John Terry believes the Football Association should fast-track former England players into management and coaching roles.
Terry spoke out at the end of a week in which his former Chelsea team-mate Frank Lampard retired and Steven Gerrard began working as an academy coach at Liverpool.
Former England captain Terry is still a Chelsea player at the age of 36, but admits he would love to be the manager at Stamford Bridge one day.
"I feel it's very important we get the best players back in the game," Terry told BBC Radio Five Live's Sportsweek programme.
"This generation of footballers have earned very good money throughout their time, and we need to make it easier for them to get into coaching roles - b y not doing the full length of the FA coaching course, which I know (technical director) Dan Ashworth at the FA is on board with.
"He's trying to help these players get back out there because they've got so much knowledge to pass on. Not only to the kids, but to experienced players in the dressing room that haven't achieved what these guys have achieved."
Terry was discussing how England's so-called golden generation missed out on silverware at international level, but he sees their accrued knowledge and expertise as being transferable to the youngsters of today.
He added: "They can pass that education and those experiences on, they've certainly got something to give."
Terry's own Chelsea playing career appears to be winding down as he has only made four Premier League starts this season.
But Terry says managing a club he has represented over 700 times would be "a dream".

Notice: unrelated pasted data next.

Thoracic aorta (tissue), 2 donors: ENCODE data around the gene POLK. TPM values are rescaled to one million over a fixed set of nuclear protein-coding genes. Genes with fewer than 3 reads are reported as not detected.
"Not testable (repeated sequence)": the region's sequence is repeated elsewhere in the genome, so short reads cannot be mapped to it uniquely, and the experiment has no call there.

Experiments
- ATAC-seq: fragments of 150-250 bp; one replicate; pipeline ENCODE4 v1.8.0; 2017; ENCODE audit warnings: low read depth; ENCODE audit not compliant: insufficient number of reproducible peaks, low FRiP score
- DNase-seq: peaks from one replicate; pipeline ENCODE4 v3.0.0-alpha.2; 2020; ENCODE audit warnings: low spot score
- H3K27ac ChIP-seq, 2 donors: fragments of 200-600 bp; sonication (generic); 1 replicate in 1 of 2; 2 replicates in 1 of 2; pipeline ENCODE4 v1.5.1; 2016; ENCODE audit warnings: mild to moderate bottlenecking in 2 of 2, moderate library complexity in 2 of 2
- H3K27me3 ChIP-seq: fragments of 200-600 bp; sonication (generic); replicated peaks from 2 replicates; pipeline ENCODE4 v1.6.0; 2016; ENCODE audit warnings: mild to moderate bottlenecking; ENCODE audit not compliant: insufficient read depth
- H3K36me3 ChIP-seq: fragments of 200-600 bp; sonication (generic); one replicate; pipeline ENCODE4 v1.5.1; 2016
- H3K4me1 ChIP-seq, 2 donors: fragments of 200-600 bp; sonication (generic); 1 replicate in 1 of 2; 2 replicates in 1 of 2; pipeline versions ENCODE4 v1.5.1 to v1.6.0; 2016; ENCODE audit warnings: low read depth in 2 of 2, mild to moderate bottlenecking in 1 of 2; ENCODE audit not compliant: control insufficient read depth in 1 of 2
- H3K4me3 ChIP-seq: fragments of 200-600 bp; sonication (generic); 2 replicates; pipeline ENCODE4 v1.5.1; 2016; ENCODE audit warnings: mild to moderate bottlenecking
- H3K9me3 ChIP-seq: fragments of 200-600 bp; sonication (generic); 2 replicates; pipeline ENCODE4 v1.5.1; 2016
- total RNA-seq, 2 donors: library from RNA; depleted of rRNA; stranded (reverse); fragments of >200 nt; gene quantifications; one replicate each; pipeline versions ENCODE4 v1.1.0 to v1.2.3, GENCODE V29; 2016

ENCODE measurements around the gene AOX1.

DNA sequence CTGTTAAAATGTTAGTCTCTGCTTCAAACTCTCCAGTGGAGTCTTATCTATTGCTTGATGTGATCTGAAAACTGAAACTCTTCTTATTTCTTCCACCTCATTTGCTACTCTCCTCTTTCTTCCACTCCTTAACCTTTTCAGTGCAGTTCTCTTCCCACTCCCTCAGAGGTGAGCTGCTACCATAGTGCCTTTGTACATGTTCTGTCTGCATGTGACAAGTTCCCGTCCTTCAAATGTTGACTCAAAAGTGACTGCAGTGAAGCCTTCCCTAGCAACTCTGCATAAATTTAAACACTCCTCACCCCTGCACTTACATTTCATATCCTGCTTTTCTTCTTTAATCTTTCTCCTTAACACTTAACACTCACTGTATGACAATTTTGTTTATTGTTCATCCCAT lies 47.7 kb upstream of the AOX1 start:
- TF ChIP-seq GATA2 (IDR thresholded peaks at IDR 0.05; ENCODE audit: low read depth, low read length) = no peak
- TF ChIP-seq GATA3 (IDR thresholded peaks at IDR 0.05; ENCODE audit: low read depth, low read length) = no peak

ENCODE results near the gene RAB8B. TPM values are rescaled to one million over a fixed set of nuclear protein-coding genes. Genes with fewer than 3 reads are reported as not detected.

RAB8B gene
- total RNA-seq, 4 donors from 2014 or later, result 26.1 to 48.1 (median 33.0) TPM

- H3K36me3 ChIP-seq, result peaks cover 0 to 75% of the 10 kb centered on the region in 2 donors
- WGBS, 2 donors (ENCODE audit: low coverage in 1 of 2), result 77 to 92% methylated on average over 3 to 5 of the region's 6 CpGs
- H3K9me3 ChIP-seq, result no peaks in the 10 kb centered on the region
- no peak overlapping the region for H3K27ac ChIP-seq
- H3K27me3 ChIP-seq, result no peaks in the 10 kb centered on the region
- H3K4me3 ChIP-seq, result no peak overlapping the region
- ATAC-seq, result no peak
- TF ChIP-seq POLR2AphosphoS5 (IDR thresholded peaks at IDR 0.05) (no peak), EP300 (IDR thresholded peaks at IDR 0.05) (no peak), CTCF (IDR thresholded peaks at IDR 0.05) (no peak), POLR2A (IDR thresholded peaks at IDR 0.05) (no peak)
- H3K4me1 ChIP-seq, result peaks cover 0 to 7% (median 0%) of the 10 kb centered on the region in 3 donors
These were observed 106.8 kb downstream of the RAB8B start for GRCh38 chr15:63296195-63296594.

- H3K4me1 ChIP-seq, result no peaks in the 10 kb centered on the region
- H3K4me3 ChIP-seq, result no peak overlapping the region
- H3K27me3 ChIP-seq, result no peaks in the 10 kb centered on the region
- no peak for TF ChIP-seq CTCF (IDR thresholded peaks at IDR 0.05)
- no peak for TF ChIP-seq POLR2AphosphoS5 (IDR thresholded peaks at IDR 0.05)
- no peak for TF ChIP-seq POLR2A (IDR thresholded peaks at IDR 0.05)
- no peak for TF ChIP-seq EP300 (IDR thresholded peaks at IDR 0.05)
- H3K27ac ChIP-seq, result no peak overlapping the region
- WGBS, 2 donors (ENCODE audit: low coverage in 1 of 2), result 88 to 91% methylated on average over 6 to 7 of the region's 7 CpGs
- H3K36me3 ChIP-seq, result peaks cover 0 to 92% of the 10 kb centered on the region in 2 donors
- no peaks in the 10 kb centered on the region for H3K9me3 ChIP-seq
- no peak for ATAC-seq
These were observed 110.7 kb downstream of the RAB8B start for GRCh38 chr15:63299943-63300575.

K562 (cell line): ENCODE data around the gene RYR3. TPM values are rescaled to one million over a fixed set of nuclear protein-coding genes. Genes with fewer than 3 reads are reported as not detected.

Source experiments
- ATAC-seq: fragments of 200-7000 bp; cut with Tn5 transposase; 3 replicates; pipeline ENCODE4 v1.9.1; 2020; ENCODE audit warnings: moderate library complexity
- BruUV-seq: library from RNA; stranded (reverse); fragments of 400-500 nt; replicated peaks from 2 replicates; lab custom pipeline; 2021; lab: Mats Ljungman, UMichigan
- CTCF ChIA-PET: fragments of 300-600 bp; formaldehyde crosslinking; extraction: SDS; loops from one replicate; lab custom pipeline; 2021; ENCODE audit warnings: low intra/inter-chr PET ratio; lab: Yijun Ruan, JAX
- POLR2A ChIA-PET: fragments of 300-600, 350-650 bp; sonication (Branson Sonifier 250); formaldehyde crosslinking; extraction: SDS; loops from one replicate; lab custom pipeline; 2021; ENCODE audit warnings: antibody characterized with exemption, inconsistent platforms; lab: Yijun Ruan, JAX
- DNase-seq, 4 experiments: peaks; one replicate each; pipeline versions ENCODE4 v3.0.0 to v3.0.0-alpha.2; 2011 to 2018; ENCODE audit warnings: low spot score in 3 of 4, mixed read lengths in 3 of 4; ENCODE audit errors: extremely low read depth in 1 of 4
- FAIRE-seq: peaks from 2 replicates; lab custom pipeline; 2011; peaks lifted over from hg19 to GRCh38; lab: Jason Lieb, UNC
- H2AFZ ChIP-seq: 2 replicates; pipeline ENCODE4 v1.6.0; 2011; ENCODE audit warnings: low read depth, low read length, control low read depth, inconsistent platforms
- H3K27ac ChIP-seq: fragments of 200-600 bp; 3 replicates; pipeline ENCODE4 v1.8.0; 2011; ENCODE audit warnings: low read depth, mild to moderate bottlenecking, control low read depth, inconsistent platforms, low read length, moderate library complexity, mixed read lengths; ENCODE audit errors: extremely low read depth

Asked about forming a future management double act with Lampard at Chelsea, Terry said: "We used to laugh and joke about that.
"That would be the dream for us two. Who knows?
"But I don't think it's as simple as that. We both appreciate and understand that it's important to get our coaching badges.
"It's important to go out and gain the experience, whether that's in the youth, reserves or other teams at Chelsea, or at other football clubs.
"We wouldn't want to come to Stamford Bridge inexperienced and take the team, and not do it justice.
"If we get to come back in 10 or 15 years and be at the peak of our careers as managers, and do a great job, that would be unbelievable."
Terry has been a bit-part player under Antonio Conte this season as Chelsea have surged clear at the top of the Premier League.
He has had only six minutes of league action since the start of September, but insists he has enjoyed working with the former Juventus boss.
"Antonio Conte's doing a fantastic job at the Bridge," Terry said.
"He's got new ideas and it's been great for me working with him towards the end of my career.
"I genuinely feel I can play for another couple of years.
"You want to play every week, but there comes a point when you're not. It happens to everyone, it happens to the best footballers in the world.
"But players are getting longer life out of their careers. Look at Ryan Giggs who played until his forties, or Frank Lampard and Stevie G."
Terry, however, says he is enjoying watching Chelsea right now with Conte's side holding a nine-point lead over second-placed Tottenham.
Saturday's 3-1 home victory over Arsenal again underlined their title credentials, with Eden Hazard in sparkling form and the scorer of a brilliant solo goal.
"Before these two games - Liverpool away and Arsenal at home - we would have taken four points all day long," Terry said.
"We picked up a very good point at Liverpool and being the early kick-off (on Saturday) it was very important to pick up three points.
"We sent the message to everyone else that we're not dropping points and we're looking strong, and then the pressure's on everyone else.
"We've been in that position before when you're behind a team and they keep winning and winning.
"It's very difficult mentally then to keep going out there and performing."